While Jesus, however, significantly chose only men to be the apostles, in many other ways he was revolutionary with regard to his treatment of women. Jesus affirmed women's dignity against the chauvinist ways of many of his fellow Jews (Lk 7:36-50; Jn 8:3-11), allowed women to be his CFOs (Mk 15:41; Lk 8:3), scandalously shattered conventions in talking to them in public (Jn 4:27), gave them exalted titles that up until his time were only give to men (Lk 13:16, Lk 23:28), and conferred on them the mission of being the first witnesses to his resurrection, even though women were considered unreliable witnesses under Jewish and Roman law (Jn 20:17).

Knowing these two facts -- Jesus' choosing only men to be his clergy while repeatedly bucking the sexist customs of his day -- which of the following scenarios seems most consistent with faith in Jesus?

First, that Jesus chose twelve men by pure coincidence, despite the fact that he called them after a night of prayer?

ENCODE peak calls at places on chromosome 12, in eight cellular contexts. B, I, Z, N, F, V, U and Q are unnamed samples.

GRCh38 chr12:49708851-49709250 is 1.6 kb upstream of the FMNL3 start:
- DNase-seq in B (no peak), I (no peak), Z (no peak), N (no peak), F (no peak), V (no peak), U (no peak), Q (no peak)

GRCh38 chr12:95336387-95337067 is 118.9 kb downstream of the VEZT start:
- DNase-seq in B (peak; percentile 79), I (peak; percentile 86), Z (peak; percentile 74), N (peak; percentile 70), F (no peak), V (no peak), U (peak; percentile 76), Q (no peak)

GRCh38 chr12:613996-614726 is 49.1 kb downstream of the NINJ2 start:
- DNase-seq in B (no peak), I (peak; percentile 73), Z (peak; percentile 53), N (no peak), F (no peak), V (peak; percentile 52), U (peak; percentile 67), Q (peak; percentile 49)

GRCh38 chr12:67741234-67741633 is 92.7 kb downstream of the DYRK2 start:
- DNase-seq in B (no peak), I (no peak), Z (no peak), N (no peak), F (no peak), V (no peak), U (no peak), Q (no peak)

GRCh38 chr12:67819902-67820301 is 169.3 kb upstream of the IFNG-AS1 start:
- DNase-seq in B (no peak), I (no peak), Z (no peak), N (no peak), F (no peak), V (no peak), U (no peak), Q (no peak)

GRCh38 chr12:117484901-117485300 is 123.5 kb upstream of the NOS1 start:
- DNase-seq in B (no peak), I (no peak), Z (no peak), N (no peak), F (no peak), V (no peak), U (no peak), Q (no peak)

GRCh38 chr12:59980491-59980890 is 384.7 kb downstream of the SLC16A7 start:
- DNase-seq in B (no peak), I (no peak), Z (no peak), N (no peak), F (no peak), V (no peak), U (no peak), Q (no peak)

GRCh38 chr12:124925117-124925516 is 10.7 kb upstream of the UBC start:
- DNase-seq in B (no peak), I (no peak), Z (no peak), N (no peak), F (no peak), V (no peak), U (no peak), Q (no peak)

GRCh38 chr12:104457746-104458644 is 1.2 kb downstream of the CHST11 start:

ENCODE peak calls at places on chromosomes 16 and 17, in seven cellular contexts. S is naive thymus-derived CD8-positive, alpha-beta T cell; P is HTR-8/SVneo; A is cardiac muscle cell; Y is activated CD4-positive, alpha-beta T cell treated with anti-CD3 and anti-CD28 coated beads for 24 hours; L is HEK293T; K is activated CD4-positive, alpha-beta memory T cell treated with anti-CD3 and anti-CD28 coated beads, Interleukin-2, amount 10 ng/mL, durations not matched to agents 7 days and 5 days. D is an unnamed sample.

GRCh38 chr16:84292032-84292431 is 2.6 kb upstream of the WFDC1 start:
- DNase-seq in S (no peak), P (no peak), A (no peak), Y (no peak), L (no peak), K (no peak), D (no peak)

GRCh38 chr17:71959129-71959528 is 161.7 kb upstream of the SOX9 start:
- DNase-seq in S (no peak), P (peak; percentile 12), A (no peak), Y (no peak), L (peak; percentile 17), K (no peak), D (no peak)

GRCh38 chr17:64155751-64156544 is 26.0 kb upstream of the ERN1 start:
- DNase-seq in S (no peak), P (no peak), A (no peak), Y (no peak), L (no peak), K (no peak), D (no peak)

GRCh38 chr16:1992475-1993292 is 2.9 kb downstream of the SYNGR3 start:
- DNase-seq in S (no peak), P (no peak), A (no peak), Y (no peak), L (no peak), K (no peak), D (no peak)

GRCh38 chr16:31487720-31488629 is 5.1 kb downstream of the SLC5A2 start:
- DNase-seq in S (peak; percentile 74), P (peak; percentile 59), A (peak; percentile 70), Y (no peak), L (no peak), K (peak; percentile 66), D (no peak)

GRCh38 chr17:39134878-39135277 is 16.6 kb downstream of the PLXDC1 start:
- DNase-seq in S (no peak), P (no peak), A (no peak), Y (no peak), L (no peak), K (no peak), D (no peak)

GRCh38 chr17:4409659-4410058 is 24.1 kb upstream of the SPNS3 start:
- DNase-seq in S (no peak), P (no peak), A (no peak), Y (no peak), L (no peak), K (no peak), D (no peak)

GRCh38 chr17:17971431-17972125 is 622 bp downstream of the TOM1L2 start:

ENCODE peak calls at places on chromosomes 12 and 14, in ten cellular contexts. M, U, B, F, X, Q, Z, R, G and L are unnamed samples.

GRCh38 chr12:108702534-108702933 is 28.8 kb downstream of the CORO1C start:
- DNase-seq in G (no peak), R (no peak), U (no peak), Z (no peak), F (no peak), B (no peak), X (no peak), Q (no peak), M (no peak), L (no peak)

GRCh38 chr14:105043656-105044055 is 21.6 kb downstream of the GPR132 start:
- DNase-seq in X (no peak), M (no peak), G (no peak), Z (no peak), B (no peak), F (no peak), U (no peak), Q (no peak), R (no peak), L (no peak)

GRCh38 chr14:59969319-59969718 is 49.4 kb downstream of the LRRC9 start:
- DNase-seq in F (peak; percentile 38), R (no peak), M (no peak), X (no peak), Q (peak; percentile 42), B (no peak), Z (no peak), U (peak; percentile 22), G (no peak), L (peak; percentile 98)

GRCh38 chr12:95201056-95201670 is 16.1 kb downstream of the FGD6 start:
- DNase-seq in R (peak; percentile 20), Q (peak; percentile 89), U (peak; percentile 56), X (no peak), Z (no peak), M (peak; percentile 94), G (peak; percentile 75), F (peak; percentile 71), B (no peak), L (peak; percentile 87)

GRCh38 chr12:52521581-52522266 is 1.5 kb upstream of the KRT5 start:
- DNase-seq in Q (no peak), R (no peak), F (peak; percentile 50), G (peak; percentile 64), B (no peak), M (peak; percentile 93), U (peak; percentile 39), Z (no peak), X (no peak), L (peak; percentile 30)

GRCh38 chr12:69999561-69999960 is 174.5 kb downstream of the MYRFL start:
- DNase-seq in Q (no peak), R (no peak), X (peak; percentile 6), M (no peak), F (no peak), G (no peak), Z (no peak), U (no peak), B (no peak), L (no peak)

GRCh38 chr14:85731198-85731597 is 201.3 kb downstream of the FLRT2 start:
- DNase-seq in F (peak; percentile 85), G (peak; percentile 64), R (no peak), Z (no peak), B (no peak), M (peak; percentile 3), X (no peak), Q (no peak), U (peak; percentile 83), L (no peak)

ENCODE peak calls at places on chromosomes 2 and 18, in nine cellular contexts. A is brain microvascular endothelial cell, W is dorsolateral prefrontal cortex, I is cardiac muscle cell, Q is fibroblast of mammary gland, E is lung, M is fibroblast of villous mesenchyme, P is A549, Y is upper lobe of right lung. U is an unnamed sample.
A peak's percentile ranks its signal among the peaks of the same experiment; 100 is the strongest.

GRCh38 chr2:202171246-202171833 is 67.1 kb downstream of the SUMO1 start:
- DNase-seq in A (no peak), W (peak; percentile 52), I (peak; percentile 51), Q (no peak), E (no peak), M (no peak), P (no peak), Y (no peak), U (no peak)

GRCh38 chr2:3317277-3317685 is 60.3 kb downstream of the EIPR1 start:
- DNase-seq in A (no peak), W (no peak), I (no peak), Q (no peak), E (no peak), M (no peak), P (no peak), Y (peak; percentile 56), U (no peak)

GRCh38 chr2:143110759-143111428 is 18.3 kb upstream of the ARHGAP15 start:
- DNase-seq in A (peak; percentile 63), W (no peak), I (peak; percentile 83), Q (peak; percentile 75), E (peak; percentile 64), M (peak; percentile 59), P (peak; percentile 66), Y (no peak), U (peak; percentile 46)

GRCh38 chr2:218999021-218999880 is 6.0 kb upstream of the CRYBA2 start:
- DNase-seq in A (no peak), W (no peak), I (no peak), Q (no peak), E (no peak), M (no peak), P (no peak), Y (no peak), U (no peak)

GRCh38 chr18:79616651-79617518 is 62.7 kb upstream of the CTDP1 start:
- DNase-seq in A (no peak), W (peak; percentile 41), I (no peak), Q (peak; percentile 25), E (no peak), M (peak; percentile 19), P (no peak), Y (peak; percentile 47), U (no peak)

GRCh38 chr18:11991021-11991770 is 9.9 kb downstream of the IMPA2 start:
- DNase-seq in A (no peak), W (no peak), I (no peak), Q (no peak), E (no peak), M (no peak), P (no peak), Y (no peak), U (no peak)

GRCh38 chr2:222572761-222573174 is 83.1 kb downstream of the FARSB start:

Second, that Jesus acted deliberately but for bad reasons, like, for example, because he was a hidden misogynist or too cowardly to defy his contemporaries' cultural chauvinism with regard to the priesthood while he contravened it in so many other ways?

Third, that Jesus deliberately ordained only men at the beginning, but was just waiting for Norah O'Donnell and 60 Minutes prophetically to denounce 2,000 years of immoral prejudice by popes and saints alike?

(It would be hard to believe that if that were Jesus' plan that he would have never communicated it to Peter, or Peter to Linus, or Linus to his successors all the way through Saint John Paul II who in 1994 formally declared that the "Church has no authority whatsoever to confer priestly ordination on women and that this judgment is to be definitively held by all the Church's faithful," or to Pope Francis who said in July 2013, "With reference to the ordination of women, the Church has spoken and says 'No' … with a definitive formulation. That door is closed.")

Or fourth, that the Son-of-God-made-man, the Truth incarnate, who was praised even by opponents for showing "no partiality" (Lk 20:21), knew what he was doing in choosing only men to be his apostles and did it for a good reason? This is manifestly the attitude that flows from authentic Catholic faith in Jesus.

Jesus didn't give us the reason he chose to call and ordain only men, but it's not hard to come up with reasons why the decision makes sense.